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By Anne Schroeder

A reader might not be able to articulate what makes a compelling women’s western novel—but she knows it when she sees it.

It’s a combination of Ahaa! Attagirl! Whoopie! and Wow!

Ahaa! is self-discovery. The “I never thought about that—but she’s right!” factor that we multi-faceted gals need in our novels. It’s a deep primary storyline that pulls us through new territory; a fresh look at nuances of human experience that we recognize, but haven’t spent a lot of time musing over; fresh solutions to old problems that frame our ancestors’ actions in ways that connect us.

As authors of such novels, we begin with a premise that everyone does the best they can with the information they have. Then we dig into our research and write a story that debunks or expands pioneer myths and defends our ancestors’ hard choices.

Attagirl! is the action element of a novel that keeps the heroine moving forward. We begin with a female character and we give her a compelling personality that includes quirky mannerisms, grit and determination. Then we add a handicap, a seemingly insurmountable problem, fallen virtue—whatever moves our storyline forward as our heroine encounters larger-than-life setbacks.

Whoopee! is the romance and the sex. Every story needs it, but not always to the same degree. Often, western writers shy away from the romance. “I want to be taken seriously and not be seen as a romance writer,” they say. But they forget that the relationship aspect is important to women readers—and vital to a well-rounded story.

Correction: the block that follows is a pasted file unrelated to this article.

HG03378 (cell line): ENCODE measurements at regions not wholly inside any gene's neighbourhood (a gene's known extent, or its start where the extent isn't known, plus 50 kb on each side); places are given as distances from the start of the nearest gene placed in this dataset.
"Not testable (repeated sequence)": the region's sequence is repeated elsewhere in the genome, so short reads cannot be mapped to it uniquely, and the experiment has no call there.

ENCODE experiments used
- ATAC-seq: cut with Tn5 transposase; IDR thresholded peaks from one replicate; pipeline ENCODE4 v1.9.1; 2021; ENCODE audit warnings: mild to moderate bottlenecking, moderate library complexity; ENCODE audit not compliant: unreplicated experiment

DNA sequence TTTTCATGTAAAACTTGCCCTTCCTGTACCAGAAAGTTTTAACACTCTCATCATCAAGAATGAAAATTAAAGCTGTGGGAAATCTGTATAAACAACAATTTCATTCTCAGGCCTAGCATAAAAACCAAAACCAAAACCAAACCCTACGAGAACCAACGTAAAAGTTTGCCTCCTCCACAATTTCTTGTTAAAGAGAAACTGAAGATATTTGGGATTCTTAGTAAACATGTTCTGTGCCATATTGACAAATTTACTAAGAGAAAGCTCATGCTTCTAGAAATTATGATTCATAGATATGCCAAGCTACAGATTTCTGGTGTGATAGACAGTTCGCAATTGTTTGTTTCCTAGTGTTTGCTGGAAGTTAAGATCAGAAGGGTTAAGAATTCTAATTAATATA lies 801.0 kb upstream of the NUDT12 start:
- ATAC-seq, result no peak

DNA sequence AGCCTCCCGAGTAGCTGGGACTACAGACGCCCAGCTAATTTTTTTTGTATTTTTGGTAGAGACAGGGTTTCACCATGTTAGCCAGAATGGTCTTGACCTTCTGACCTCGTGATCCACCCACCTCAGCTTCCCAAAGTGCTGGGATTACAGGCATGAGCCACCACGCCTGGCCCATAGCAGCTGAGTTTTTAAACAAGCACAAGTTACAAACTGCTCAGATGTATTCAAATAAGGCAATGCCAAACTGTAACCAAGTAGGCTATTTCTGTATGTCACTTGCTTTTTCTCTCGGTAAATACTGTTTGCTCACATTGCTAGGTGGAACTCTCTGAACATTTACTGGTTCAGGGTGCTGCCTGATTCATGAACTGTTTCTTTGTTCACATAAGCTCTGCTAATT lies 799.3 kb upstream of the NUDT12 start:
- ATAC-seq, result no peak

The writer’s cardinal rule is to make the story true to the character—and at the same time to write for the reader. This doesn’t have to mean writing a torrid “Love in the Sun” scene. If the devil is in the details, so is the romance. Try nuanced dialogue and sweetness—a shy man thrusts a tin mug of water at a girl and spills it over her, leaves a wilted wildflower on a wagon seat, brings a dripping, unskinned rabbit as a supper gift—little surprises tucked throughout that portray a well-intentioned wooer with more daring than sense.

Wooers can be clumsy and unsuccessful. A girl can lose in love. She might reject her suitor or spoil her chances, choose single life, don men’s clothing and become a muleskinner, but the romance needs to be shown—maybe as she witnesses a girl who took the other path to wife and motherhood. Regrets are part of romance, too.

Wow! is the grandeur of the western setting. The existence of pioneer settlers depended on the vagaries of weather, setting and circumstance; a compelling western begins with the soil and work inward.

Wow! demands authenticity: western deserts have rules for survival; mountains and plains have others. Coastal states have earthquakes, fog and torrential rain. Farmers and ranchers endure different struggles within the same seasons. Women have a different way of relating to nature—often the more difficult chore of waiting.

That’s all we have time for. Write it on the palm of your hand: Ahaa! Attagirl! Whoopee! and Wow!

—The above essay was originally published in the Women Writing the West newsletter. Anne Schroeder’s newly released memoir, Ordinary Aphrodite, explores the baby boomer’s journey through the past forty years. She teaches writing online through RWA, and at writer’s conferences.



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